As Art Fairs approach, Ann Arbor merchants brace for crowds, big windfalls
Angela J. Cesere | AnnArbor.com
That pretty much sums up the strategy of local businesses as the Ann Arbor Art Fairs near.
"Many of our merchants have their biggest four days of the year," says Tom Heywood, executive director of the State Street Area Association, which provides tents, promotion, setup and cleanup. "Most are out on the street directly interacting with the people, same as the artists. We've been doing this for years, so our people are totally prepared."
About 50 of the association's 100 members join the 325 artists in the State Street area fair, Heywood says. He estimates that 20 percent of fairs visitors come for the merchant sales.
This year's event, set for July 21-24, is expected to draw more visitors than the last five, according to the Ann Arbor Convention & Visitors Bureau, and the addition of an old- fashioned trolley to ferry around passengers and an Art Fairs iPhone app may help spread the wealth among the four fairs that make up the whole.
Even when times haven't been as flush, the Art Fairs pump tens of millions of dollars into the area. In 2008, a survey of more than 800 visitors - based on the assumption that 500,000 people attended the event - showed expenditures of $49 million in shopping, $25 million in dining, and $5 million in lodging.
Bivouac Ann Arbor on State Street, purveyor of outdoor gear and trendy women's clothing, counts Art Fairs week as its busiest next to Christmas. The store sells items steeply marked down in 80 square feet of tent space outside.
"I sell four times what I normally do at the end of July," says owner Ed Davidson. "The big thing is, it allows me to turn merchandise into cash and get new stuff for fall."
For many retailers, having a strategy that goes beyond price reductions is probably smart, says Maura Thompson of the 150-member Main Street Area Association.
"The retailers who take advantage of the fact that 450,000 people are descending on their sidewalk and think strategically what they should be selling, they are benefiting from art fair," she says.
Four Directions, a Main Street jewelry store, is among those Thompson cites. Owner Alan Freedman has been selling his wares on tables outside the store for 16 years. He says he invests a lot of money in inventory for the fair and tries to price it at $20 or less.
"We're spending a lot of money to find the right products," he says. "There are a couple hundred thousand people, so I want to make as many sales as I can."
Freedman says he knows from experience that Art Fairs visitors want to buy something, even if it isn't art.
"They want to take something home, like a watch or a pendant. We have tables full of jewelry that's under $10," he says.
Next to the Christmas season, Art Fairs week is Four Directions' best.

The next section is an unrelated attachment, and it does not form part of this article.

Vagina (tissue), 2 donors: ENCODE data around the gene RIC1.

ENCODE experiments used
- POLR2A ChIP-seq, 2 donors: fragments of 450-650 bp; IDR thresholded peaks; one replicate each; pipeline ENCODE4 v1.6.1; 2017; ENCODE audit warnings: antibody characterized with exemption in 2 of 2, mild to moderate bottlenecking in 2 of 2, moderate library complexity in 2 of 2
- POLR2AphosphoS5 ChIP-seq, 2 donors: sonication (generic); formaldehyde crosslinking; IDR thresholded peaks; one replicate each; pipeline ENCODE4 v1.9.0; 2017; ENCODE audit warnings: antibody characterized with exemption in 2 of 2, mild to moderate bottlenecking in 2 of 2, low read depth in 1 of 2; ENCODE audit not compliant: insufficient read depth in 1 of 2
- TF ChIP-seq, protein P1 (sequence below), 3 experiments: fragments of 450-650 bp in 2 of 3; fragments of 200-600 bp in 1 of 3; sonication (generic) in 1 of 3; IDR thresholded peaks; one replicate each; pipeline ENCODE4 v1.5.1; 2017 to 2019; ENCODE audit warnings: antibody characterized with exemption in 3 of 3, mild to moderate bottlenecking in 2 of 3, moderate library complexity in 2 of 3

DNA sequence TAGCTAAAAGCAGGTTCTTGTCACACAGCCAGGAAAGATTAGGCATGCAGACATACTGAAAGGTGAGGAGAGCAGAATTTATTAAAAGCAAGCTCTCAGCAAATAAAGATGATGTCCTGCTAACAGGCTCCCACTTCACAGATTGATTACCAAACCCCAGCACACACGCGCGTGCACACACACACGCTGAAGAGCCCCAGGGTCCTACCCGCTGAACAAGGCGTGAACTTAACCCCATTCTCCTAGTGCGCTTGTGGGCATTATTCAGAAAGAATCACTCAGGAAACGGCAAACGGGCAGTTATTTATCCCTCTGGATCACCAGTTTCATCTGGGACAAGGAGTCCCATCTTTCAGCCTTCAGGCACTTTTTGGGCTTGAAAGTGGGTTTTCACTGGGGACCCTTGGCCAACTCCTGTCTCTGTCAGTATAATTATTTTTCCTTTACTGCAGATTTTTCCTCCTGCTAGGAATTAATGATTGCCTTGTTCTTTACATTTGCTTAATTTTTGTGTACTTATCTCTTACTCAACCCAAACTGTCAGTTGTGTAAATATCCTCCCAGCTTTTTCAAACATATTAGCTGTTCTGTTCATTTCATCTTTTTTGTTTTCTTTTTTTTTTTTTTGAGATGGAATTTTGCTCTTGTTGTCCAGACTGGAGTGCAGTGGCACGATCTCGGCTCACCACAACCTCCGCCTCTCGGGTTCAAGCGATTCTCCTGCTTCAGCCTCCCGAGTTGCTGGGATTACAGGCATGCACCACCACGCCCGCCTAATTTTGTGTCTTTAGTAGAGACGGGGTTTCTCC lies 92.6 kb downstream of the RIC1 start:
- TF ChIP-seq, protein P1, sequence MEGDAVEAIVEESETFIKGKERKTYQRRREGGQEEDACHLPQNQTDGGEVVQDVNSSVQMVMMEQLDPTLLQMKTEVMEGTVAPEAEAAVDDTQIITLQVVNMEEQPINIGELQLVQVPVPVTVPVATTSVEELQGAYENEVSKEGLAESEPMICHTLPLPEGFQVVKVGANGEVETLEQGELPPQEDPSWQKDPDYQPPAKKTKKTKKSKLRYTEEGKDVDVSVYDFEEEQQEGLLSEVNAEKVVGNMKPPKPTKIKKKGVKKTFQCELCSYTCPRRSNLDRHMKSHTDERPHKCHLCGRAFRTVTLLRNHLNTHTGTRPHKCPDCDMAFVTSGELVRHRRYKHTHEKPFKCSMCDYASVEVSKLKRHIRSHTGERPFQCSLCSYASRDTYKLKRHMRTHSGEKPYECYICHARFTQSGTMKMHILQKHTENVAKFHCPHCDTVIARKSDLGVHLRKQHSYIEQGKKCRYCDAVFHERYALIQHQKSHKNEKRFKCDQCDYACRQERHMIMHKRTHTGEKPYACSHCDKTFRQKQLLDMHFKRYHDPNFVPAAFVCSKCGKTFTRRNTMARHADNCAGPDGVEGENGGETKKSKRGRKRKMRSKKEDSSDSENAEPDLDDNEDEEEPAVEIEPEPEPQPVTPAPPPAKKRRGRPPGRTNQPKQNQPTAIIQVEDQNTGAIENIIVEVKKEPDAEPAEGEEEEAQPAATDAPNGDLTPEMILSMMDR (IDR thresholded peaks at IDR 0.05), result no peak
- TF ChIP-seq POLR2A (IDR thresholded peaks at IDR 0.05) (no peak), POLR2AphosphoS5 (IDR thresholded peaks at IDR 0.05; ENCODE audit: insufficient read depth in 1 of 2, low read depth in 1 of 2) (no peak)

But for Downtown Home & Garden on Ashley, a block from Main Street, the fair "is an economic wash," says owner Mark Hodesh.
Regulars don't venture downtown, but new customers come in to check out the cookware, wind chimes, canning supplies, seeds, and other cool stuff he carries. Sales are about the same as usual in the end.
"Our basic posture is to keep the bathrooms clean, be friendly, and offer advice," he says.
While Thompson of the Main Street Area Associations says restaurants especially suffer from a lack of regular customers, a few have their strongest sales during fairs week.
"I feel like I feed the whole art fair," says Caroline Kaganov, general manager of Conor O'Neill's Traditional Irish Pub. The restaurant has a booth at the food court on Liberty nearby, and that draws in customers to the restaurant.
Over on South University, Good Time Charley's, which has an outdoor patio, expects big crowds. The fair, says assistant manager Ben Hammond, is stressful on the staff, but "it's a high point for business. Visitors come in for lunch, dinner, beer - everything."
Mary Kerr, president of the Ann Arbor CVB, foresees bigger art fairs crowds this year than during the last five. She says fairs directors have told her that artist applications are up - a key indicator of attendance.
"They feel the economy is turning around and there's a greater appreciation for the handmade," she says. "Last year, we heard from a number of artists that people were buying more, even if attendance was down."
The enthusiasm for the event hasn't yet translated into hotel bookings, but that tends to happen closer to Art Fairs week, says Kerr.
Joe Sefcovic, general manager of the Holiday Inn Near the University of Michigan, Ann Arbor's largest hotel, says he expects to pretty much fill the 225 rooms, especially for Wednesday and Thursday nights. The hotel offers shuttles to and from the fairs.
Sarah Okuyama, who runs the Burnt Toast Inn and Washington House, bed-and-breakfast inns in downtown Ann Arbor, says she has one or two of her 7 rooms available for Art Fairs week. A few rooms were reserved last year for this year's event.
"Art Fair is always good and very important to my business," Okuyama says. "Two months ago, I was pretty well filled up."
Julie Edgar is a freelance writer for AnnArbor.com.